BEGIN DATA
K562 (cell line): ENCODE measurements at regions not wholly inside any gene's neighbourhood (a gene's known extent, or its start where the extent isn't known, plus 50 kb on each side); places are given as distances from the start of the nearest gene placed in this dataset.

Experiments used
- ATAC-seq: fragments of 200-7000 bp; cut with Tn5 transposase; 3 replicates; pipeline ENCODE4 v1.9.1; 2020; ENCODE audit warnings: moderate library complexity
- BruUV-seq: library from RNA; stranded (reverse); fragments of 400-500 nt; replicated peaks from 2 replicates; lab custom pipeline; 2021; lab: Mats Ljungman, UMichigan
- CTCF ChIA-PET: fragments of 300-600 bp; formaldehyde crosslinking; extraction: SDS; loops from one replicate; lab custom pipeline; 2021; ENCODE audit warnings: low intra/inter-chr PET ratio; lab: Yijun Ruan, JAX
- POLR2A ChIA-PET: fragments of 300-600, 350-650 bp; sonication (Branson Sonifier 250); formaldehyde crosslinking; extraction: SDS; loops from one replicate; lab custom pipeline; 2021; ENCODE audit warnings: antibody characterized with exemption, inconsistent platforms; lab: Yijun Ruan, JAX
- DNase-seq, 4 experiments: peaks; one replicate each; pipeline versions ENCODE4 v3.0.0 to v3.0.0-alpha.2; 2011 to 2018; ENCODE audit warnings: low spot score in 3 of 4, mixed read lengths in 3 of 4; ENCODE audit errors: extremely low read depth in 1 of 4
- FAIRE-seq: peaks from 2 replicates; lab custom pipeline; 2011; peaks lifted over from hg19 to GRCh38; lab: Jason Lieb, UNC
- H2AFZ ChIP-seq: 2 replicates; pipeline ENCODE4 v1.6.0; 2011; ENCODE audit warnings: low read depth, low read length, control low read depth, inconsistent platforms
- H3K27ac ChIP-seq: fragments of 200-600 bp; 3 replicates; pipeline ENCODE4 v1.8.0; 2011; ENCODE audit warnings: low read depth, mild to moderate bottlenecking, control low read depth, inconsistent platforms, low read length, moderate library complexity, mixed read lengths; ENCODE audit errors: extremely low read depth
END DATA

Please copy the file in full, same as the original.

K562 (cell line): ENCODE measurements at regions not wholly inside any gene's neighbourhood (a gene's known extent, or its start where the extent isn't known, plus 50 kb on each side); places are given as distances from the start of the nearest gene placed in this dataset.

Experiments used
- ATAC-seq: fragments of 200-7000 bp; cut with Tn5 transposase; 3 replicates; pipeline ENCODE4 v1.9.1; 2020; ENCODE audit warnings: moderate library complexity
- BruUV-seq: library from RNA; stranded (reverse); fragments of 400-500 nt; replicated peaks from 2 replicates; lab custom pipeline; 2021; lab: Mats Ljungman, UMichigan
- CTCF ChIA-PET: fragments of 300-600 bp; formaldehyde crosslinking; extraction: SDS; loops from one replicate; lab custom pipeline; 2021; ENCODE audit warnings: low intra/inter-chr PET ratio; lab: Yijun Ruan, JAX
- POLR2A ChIA-PET: fragments of 300-600, 350-650 bp; sonication (Branson Sonifier 250); formaldehyde crosslinking; extraction: SDS; loops from one replicate; lab custom pipeline; 2021; ENCODE audit warnings: antibody characterized with exemption, inconsistent platforms; lab: Yijun Ruan, JAX
- DNase-seq, 4 experiments: peaks; one replicate each; pipeline versions ENCODE4 v3.0.0 to v3.0.0-alpha.2; 2011 to 2018; ENCODE audit warnings: low spot score in 3 of 4, mixed read lengths in 3 of 4; ENCODE audit errors: extremely low read depth in 1 of 4
- FAIRE-seq: peaks from 2 replicates; lab custom pipeline; 2011; peaks lifted over from hg19 to GRCh38; lab: Jason Lieb, UNC
- H2AFZ ChIP-seq: 2 replicates; pipeline ENCODE4 v1.6.0; 2011; ENCODE audit warnings: low read depth, low read length, control low read depth, inconsistent platforms
- H3K27ac ChIP-seq: fragments of 200-600 bp; 3 replicates; pipeline ENCODE4 v1.8.0; 2011; ENCODE audit warnings: low read depth, mild to moderate bottlenecking, control low read depth, inconsistent platforms, low read length, moderate library complexity, mixed read lengths; ENCODE audit errors: extremely low read depth